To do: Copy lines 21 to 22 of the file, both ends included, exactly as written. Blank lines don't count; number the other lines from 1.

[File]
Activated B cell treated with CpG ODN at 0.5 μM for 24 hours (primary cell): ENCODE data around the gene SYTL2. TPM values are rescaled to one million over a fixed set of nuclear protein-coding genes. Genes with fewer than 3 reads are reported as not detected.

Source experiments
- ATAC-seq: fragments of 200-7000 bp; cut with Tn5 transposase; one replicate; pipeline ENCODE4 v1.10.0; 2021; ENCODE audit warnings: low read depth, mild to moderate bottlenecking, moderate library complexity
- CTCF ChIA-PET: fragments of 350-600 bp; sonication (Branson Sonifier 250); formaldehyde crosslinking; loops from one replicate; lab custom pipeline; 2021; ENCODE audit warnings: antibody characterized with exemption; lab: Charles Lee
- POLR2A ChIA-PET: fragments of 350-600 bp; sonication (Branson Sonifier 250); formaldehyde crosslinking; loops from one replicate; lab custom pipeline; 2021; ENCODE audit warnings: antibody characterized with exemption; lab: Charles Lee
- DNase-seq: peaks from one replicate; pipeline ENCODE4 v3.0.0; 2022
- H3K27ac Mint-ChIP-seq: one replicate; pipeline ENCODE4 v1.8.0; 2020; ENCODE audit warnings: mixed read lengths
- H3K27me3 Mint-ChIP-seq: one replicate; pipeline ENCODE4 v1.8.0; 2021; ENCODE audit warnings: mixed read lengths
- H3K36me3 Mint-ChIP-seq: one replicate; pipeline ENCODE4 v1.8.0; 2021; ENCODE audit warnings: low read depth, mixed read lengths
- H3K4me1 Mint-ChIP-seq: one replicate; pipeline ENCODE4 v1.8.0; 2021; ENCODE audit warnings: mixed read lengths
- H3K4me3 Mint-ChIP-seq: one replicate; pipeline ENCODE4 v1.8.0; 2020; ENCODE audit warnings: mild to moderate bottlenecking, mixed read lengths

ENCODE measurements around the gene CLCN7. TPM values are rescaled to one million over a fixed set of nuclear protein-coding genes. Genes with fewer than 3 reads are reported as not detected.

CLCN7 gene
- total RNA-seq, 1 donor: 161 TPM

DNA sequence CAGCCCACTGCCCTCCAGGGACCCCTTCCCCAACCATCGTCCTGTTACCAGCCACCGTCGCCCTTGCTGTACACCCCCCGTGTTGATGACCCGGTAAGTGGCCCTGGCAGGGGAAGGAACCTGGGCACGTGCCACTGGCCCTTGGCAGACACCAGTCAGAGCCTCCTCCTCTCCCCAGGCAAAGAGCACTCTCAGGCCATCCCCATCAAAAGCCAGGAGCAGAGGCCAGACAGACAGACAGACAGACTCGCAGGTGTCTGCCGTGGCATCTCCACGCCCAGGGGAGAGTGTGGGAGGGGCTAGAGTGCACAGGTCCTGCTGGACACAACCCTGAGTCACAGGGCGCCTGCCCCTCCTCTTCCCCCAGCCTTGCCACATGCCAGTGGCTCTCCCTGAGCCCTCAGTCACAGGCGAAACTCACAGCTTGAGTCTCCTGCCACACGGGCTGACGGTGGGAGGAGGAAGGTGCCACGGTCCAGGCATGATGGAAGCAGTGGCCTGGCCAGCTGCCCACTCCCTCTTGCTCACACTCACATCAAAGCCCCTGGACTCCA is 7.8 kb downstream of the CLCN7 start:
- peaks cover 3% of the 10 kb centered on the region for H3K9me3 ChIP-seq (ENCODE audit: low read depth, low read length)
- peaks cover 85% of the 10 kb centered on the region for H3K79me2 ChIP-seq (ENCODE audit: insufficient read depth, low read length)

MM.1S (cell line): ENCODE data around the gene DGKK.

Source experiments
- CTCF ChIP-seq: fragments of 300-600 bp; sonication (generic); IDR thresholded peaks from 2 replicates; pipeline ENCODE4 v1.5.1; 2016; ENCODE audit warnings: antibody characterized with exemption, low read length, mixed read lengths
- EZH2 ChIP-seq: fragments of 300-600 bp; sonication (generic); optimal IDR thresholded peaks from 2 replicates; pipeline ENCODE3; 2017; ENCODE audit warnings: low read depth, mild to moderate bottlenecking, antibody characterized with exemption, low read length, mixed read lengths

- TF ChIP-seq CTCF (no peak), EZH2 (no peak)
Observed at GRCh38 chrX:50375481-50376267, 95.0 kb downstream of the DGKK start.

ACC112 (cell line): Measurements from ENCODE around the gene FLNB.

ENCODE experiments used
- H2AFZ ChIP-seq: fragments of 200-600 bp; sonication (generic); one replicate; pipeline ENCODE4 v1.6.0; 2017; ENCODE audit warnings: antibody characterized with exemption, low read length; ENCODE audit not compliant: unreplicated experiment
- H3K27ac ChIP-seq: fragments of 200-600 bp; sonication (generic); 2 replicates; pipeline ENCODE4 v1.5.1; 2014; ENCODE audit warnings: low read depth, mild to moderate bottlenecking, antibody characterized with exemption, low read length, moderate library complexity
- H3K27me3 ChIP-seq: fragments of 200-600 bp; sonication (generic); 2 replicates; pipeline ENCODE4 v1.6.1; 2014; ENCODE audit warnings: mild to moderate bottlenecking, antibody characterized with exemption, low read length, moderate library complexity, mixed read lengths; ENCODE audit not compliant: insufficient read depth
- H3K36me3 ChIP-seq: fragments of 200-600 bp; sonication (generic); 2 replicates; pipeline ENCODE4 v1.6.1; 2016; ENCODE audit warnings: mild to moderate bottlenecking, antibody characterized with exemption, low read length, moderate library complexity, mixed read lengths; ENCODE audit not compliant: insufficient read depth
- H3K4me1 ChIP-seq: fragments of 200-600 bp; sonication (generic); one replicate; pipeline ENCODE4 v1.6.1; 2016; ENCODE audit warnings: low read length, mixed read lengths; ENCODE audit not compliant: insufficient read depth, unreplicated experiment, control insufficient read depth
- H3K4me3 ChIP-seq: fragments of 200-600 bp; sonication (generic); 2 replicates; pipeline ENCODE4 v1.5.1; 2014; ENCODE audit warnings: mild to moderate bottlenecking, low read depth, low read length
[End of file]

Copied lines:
- EZH2 ChIP-seq: fragments of 300-600 bp; sonication (generic); optimal IDR thresholded peaks from 2 replicates; pipeline ENCODE3; 2017; ENCODE audit warnings: low read depth, mild to moderate bottlenecking, antibody characterized with exemption, low read length, mixed read lengths

- TF ChIP-seq CTCF (no peak), EZH2 (no peak)